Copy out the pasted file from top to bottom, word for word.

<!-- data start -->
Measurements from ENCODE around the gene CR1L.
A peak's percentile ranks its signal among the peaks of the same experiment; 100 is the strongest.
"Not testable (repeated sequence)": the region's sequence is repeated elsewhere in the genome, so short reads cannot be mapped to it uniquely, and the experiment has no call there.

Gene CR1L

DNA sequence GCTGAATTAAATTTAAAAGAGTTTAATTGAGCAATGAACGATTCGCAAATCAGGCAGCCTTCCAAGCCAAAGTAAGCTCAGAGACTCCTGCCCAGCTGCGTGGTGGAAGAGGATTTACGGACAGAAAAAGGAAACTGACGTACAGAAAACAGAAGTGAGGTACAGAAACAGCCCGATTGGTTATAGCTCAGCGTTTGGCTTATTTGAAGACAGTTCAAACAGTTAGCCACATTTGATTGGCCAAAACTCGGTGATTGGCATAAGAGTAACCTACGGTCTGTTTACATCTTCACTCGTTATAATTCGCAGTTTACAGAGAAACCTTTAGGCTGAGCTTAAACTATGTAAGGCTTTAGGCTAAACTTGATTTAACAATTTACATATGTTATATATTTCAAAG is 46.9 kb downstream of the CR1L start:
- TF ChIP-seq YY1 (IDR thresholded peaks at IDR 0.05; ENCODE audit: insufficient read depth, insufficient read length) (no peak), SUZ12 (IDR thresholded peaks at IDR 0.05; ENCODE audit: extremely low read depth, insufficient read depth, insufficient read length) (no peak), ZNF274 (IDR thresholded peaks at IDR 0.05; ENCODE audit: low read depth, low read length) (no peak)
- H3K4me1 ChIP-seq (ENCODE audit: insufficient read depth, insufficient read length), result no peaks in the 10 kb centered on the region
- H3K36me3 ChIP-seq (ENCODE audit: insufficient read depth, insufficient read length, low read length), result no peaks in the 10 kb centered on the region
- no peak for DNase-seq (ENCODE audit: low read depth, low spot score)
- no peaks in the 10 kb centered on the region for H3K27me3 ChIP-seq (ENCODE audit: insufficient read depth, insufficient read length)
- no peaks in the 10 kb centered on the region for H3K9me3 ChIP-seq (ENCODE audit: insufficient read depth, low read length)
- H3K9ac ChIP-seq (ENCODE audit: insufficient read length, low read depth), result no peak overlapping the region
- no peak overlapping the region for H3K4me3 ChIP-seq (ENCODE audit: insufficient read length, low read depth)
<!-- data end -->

Measurements from ENCODE around the gene CR1L.
A peak's percentile ranks its signal among the peaks of the same experiment; 100 is the strongest.
"Not testable (repeated sequence)": the region's sequence is repeated elsewhere in the genome, so short reads cannot be mapped to it uniquely, and the experiment has no call there.

Gene CR1L

DNA sequence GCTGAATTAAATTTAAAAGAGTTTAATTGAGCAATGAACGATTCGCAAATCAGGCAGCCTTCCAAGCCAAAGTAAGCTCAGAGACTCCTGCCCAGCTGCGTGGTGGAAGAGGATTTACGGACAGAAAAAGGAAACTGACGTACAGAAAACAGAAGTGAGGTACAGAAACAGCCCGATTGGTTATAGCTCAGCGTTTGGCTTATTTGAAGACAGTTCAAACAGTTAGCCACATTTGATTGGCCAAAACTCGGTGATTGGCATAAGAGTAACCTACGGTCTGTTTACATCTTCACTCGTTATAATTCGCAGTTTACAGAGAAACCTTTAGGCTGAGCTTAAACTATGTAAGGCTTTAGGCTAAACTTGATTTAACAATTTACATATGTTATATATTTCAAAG is 46.9 kb downstream of the CR1L start:
- TF ChIP-seq YY1 (IDR thresholded peaks at IDR 0.05; ENCODE audit: insufficient read depth, insufficient read length) (no peak), SUZ12 (IDR thresholded peaks at IDR 0.05; ENCODE audit: extremely low read depth, insufficient read depth, insufficient read length) (no peak), ZNF274 (IDR thresholded peaks at IDR 0.05; ENCODE audit: low read depth, low read length) (no peak)
- H3K4me1 ChIP-seq (ENCODE audit: insufficient read depth, insufficient read length), result no peaks in the 10 kb centered on the region
- H3K36me3 ChIP-seq (ENCODE audit: insufficient read depth, insufficient read length, low read length), result no peaks in the 10 kb centered on the region
- no peak for DNase-seq (ENCODE audit: low read depth, low spot score)
- no peaks in the 10 kb centered on the region for H3K27me3 ChIP-seq (ENCODE audit: insufficient read depth, insufficient read length)
- no peaks in the 10 kb centered on the region for H3K9me3 ChIP-seq (ENCODE audit: insufficient read depth, low read length)
- H3K9ac ChIP-seq (ENCODE audit: insufficient read length, low read depth), result no peak overlapping the region
- no peak overlapping the region for H3K4me3 ChIP-seq (ENCODE audit: insufficient read length, low read depth)